Delivery Drones at Last? FAA Contemplates Relaxing "Line of Sight" Rule

Illustration for article titled Delivery Drones at Last? FAA Contemplates Relaxing Line of Sight Rule

Many drone businesses—like aerial pizza delivery!—don’t make sense when FAA rules require that humans have a clear line of sight to an aircraft. But the FAA’s drone boss just told us that naked eyes won’t always be a requirement.

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Illustration for article titled Delivery Drones at Last? FAA Contemplates Relaxing Line of Sight Rule

Jim Williams leads the FAA office in charge of integrating unmanned aerial vehicles into US airspace, and he came to the Drones, Data X conference in Santa Cruz today with a message: the FAA is working as fast as it can to enable legitimate drone uses—as long as it can keep people safe. Primarily, the FAA cares “if you can see your aircraft, if you can see other aircraft, and you can get out of the way,” says Williams.

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And while right now, “seeing your aircraft” means seeing it with the naked eye, Williams tells Gizmodo that future first-person view (FPV) goggles could be a possibility too. Right now, Williams explains, FPV goggles narrow your field of view, removing your peripheral vision, and so the FAA doesn’t consider them equivalent to being inside the cockpit of an airplane or keeping an eye on your drone from the ground. But he says the FAA might approve a newer FPV system with a much wider field of view—if a company tried to get one approved.

Illustration for article titled Delivery Drones at Last? FAA Contemplates Relaxing Line of Sight Rule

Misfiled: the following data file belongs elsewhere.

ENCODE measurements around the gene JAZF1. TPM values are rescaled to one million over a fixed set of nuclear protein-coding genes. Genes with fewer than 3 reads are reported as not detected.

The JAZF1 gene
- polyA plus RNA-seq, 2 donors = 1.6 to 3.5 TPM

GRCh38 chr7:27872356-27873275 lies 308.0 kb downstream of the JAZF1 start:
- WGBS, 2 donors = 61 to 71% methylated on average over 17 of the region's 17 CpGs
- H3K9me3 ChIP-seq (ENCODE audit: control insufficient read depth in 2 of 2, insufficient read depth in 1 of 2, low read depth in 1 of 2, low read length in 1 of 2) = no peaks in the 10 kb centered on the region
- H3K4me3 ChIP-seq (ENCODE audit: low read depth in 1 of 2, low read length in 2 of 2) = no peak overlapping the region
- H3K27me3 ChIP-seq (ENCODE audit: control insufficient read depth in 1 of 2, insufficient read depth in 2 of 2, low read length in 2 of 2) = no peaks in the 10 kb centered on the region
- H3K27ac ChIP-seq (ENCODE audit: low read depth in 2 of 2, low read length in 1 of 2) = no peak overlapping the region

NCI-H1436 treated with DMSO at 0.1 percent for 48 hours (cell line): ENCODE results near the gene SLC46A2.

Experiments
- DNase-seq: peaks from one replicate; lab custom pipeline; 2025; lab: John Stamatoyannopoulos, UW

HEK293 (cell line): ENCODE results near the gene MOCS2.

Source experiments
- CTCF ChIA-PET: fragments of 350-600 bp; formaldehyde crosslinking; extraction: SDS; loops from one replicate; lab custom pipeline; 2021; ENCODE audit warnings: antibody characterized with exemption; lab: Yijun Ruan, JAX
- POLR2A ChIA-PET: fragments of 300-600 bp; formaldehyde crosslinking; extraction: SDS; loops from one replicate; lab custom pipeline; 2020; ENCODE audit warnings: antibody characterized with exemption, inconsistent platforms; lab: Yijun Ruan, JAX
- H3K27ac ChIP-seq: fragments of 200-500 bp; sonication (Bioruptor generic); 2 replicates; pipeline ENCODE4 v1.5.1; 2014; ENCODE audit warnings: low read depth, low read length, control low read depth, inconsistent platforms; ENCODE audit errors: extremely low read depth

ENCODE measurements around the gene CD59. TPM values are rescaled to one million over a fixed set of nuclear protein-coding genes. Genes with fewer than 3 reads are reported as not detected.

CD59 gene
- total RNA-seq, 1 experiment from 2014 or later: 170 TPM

A set of FatShark FPV goggles with a pretty narrow field of view.

Besides, he says, there are technologies on the horizon that could let drones keep themselves in check, automatically sensing and avoiding collisions. “Sensor technology, as it develops, will eventually be able to deliver an equivalent level of safety [to line-of-sight operations],” predicts Williams.

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“We understand there’s a lot of value in flying beyond visual line of sight, and that’s an area we hope to move on rapidly in the next few years,” he says.

Either way, it’s going to be a while before the FAA’s proposed drone rules take effect. Williams says it typically takes about 16 months starting at this point in the process. “We’re going to do everything we can to beat that 16 month timeframe.”

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Contact the author at sean.hollister@gizmodo.com.

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DISCUSSION

Neat.

I can see an explosion of advancements in the coming years in UAVs, but I think the real applications are going to be in surveys, agriculture and photography, not the magical burrito deliveries that are neither efficient nor safe with our current technology.

I’d also like the FAA to be keeping a tight rope on drones until we can properly work them into our airspace. Still too many Phantom drivers flying into approach paths and claiming ignorance.